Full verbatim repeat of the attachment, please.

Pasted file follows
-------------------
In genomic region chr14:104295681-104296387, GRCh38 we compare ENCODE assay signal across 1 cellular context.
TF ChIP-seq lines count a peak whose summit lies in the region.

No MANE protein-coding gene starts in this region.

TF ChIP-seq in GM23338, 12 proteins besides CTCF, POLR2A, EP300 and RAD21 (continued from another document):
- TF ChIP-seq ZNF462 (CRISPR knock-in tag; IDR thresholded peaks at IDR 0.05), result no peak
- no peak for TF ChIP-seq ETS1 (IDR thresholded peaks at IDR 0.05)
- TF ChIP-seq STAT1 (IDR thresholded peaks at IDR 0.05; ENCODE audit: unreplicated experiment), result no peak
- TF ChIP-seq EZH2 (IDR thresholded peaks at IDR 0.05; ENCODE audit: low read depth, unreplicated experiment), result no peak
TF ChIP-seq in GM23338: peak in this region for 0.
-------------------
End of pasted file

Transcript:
In genomic region chr14:104295681-104296387, GRCh38 we compare ENCODE assay signal across 1 cellular context.
TF ChIP-seq lines count a peak whose summit lies in the region.

No MANE protein-coding gene starts in this region.

TF ChIP-seq in GM23338, 12 proteins besides CTCF, POLR2A, EP300 and RAD21 (continued from another document):
- TF ChIP-seq ZNF462 (CRISPR knock-in tag; IDR thresholded peaks at IDR 0.05), result no peak
- no peak for TF ChIP-seq ETS1 (IDR thresholded peaks at IDR 0.05)
- TF ChIP-seq STAT1 (IDR thresholded peaks at IDR 0.05; ENCODE audit: unreplicated experiment), result no peak
- TF ChIP-seq EZH2 (IDR thresholded peaks at IDR 0.05; ENCODE audit: low read depth, unreplicated experiment), result no peak
TF ChIP-seq in GM23338: peak in this region for 0.